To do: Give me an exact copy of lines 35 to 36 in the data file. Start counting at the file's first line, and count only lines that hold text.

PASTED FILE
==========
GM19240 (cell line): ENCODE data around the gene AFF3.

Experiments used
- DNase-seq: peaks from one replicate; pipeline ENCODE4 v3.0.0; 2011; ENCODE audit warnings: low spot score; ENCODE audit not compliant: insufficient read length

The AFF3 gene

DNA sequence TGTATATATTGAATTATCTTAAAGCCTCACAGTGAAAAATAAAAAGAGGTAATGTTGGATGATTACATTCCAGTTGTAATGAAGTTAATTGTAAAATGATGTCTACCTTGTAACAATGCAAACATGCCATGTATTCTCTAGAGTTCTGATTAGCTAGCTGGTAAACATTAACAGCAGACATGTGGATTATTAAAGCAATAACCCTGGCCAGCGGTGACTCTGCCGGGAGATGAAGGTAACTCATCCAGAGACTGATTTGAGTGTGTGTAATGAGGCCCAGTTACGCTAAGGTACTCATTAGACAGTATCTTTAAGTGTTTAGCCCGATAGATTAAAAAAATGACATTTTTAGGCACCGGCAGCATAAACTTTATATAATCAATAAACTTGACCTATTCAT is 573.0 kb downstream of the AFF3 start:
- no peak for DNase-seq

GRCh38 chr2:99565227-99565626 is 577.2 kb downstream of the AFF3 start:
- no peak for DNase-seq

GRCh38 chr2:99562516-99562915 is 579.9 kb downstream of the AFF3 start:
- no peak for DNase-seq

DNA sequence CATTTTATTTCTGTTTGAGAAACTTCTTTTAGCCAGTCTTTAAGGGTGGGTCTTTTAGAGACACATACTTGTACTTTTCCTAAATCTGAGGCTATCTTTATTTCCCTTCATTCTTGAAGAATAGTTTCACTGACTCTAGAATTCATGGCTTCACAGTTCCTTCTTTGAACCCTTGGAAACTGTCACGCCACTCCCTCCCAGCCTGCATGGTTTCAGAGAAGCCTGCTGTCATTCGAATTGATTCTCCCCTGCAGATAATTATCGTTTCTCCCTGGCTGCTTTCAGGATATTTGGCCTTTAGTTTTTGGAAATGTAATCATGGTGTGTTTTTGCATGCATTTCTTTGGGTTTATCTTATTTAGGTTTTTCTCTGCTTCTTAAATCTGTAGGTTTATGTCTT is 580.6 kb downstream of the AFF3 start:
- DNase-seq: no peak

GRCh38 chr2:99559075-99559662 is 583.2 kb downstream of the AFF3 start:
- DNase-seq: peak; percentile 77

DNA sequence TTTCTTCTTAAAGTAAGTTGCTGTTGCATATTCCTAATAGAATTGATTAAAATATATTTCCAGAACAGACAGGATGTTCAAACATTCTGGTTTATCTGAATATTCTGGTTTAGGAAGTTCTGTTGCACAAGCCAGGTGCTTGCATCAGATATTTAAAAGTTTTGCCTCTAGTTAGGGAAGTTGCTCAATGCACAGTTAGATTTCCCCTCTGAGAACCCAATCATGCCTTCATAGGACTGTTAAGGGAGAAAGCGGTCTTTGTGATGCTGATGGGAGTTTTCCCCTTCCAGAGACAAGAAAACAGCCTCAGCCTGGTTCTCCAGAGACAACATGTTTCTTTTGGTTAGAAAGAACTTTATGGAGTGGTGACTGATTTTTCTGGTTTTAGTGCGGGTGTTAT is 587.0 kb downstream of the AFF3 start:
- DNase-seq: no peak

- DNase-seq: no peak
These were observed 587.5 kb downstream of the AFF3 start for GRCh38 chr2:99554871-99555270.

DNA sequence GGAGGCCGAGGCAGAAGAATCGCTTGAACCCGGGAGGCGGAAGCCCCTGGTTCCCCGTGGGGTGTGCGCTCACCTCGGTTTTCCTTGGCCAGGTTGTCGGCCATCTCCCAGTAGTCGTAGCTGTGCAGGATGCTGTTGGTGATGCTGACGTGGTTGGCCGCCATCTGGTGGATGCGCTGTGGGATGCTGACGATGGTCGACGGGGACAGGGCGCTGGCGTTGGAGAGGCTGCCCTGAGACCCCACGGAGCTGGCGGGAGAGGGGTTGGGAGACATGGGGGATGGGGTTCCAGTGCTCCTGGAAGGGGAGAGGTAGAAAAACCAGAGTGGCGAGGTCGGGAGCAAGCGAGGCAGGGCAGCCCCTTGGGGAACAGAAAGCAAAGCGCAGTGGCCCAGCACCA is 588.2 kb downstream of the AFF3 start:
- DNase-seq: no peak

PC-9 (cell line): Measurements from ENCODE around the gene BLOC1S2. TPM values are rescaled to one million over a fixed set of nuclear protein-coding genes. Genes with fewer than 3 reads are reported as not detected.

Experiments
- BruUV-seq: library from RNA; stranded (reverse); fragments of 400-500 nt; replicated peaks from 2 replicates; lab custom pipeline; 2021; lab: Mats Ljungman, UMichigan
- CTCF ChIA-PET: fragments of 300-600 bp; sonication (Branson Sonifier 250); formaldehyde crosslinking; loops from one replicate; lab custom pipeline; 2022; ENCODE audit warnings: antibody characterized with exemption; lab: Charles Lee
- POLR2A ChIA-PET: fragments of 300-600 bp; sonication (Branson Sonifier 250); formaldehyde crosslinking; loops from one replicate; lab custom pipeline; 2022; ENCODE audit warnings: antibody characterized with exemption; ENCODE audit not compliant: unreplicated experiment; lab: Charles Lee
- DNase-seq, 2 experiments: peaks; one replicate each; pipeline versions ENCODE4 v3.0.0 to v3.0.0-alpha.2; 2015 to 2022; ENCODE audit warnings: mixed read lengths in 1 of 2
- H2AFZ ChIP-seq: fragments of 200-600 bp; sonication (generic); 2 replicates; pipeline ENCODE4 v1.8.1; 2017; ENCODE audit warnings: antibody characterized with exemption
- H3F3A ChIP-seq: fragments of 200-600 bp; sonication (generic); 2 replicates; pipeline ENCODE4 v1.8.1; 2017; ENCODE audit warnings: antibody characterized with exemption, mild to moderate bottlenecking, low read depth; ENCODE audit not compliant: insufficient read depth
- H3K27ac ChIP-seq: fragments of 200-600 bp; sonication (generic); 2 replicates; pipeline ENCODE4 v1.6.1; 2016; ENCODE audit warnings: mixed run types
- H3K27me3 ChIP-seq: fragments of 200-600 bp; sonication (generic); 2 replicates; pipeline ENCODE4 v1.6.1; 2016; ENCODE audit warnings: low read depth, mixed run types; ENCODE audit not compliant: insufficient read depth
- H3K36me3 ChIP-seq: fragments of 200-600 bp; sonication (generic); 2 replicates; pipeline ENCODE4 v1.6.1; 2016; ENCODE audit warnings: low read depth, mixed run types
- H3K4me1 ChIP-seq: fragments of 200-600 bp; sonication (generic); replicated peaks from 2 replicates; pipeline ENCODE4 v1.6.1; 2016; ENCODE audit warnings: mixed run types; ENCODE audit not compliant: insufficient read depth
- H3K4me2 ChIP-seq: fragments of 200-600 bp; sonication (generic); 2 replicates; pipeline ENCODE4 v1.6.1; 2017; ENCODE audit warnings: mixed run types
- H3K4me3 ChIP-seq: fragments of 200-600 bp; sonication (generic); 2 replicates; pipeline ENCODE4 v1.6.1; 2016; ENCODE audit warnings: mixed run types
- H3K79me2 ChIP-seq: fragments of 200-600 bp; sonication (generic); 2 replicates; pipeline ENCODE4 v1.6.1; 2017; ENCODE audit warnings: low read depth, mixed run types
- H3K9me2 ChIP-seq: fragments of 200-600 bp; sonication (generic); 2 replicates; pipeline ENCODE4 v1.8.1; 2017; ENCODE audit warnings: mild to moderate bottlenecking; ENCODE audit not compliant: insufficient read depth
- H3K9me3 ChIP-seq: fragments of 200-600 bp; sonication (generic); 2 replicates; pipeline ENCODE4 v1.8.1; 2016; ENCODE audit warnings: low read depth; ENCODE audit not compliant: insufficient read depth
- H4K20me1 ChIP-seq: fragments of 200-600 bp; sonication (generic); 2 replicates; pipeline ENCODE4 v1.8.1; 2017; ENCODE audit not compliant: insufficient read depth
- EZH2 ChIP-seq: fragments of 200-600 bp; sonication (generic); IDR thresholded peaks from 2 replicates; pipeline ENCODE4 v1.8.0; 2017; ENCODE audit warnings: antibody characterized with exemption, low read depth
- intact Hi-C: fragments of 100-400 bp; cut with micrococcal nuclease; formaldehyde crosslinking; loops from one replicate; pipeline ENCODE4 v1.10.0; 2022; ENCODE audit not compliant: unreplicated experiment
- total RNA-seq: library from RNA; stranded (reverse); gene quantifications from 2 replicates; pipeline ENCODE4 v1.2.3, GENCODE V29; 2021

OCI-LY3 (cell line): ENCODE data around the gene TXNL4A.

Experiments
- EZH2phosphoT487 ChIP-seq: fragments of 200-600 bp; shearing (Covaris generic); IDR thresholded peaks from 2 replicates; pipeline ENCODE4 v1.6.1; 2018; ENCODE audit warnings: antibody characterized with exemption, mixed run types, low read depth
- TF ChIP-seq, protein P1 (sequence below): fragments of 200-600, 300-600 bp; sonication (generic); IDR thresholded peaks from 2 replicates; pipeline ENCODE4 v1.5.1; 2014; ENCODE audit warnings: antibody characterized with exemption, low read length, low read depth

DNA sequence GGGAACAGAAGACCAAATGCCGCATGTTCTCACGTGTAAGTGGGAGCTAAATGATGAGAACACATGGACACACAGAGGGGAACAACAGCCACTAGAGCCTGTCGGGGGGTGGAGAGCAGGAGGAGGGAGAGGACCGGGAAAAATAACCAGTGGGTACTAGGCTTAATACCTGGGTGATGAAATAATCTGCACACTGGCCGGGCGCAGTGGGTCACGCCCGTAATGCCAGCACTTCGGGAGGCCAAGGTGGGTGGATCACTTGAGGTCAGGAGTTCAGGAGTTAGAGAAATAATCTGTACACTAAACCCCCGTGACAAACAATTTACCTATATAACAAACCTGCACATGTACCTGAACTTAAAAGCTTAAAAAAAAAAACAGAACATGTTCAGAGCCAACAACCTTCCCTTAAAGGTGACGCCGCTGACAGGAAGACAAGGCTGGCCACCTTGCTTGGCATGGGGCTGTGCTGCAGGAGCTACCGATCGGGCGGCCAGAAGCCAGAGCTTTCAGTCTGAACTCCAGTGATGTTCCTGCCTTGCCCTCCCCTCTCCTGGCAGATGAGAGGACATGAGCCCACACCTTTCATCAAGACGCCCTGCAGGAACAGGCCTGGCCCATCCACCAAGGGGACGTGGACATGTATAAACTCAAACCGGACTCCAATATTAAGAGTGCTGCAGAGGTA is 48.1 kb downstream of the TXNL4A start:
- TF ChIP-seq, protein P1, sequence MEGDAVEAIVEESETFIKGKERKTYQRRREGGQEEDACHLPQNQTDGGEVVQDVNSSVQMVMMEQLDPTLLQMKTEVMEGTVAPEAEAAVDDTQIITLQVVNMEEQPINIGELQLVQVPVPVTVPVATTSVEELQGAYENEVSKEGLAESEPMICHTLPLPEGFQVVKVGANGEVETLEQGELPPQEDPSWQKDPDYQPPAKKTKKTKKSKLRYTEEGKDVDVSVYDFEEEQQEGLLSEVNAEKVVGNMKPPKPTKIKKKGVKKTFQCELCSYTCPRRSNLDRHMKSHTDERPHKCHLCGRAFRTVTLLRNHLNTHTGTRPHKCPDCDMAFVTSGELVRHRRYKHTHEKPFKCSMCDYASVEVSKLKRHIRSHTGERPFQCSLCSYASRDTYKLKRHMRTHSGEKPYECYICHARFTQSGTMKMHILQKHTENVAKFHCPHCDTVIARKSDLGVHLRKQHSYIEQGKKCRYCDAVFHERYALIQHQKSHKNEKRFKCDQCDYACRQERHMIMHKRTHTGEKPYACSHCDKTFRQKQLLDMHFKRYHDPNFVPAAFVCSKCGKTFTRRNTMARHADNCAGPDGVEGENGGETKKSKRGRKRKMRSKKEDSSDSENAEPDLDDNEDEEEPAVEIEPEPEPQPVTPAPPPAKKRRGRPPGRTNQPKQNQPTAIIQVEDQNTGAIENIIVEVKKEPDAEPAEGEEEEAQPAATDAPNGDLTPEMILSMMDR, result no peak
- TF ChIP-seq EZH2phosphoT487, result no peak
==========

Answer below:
- H3K79me2 ChIP-seq: fragments of 200-600 bp; sonication (generic); 2 replicates; pipeline ENCODE4 v1.6.1; 2017; ENCODE audit warnings: low read depth, mixed run types
- H3K9me2 ChIP-seq: fragments of 200-600 bp; sonication (generic); 2 replicates; pipeline ENCODE4 v1.8.1; 2017; ENCODE audit warnings: mild to moderate bottlenecking; ENCODE audit not compliant: insufficient read depth